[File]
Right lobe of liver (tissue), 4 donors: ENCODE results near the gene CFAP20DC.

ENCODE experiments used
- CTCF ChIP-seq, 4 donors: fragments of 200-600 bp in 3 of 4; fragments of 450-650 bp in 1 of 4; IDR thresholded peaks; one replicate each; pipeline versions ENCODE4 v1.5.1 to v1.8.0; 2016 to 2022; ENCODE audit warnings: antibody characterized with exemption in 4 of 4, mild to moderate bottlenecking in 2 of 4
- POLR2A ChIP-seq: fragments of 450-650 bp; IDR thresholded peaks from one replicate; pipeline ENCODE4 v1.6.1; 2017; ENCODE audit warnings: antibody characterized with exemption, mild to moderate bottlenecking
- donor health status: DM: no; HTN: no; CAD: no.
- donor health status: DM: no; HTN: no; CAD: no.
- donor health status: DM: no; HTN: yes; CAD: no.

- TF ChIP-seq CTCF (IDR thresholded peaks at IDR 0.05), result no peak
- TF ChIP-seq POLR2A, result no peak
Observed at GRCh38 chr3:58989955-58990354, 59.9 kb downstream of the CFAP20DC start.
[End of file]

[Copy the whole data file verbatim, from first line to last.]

Right lobe of liver (tissue), 4 donors: ENCODE results near the gene CFAP20DC.

ENCODE experiments used
- CTCF ChIP-seq, 4 donors: fragments of 200-600 bp in 3 of 4; fragments of 450-650 bp in 1 of 4; IDR thresholded peaks; one replicate each; pipeline versions ENCODE4 v1.5.1 to v1.8.0; 2016 to 2022; ENCODE audit warnings: antibody characterized with exemption in 4 of 4, mild to moderate bottlenecking in 2 of 4
- POLR2A ChIP-seq: fragments of 450-650 bp; IDR thresholded peaks from one replicate; pipeline ENCODE4 v1.6.1; 2017; ENCODE audit warnings: antibody characterized with exemption, mild to moderate bottlenecking
- donor health status: DM: no; HTN: no; CAD: no.
- donor health status: DM: no; HTN: no; CAD: no.
- donor health status: DM: no; HTN: yes; CAD: no.

- TF ChIP-seq CTCF (IDR thresholded peaks at IDR 0.05), result no peak
- TF ChIP-seq POLR2A, result no peak
Observed at GRCh38 chr3:58989955-58990354, 59.9 kb downstream of the CFAP20DC start.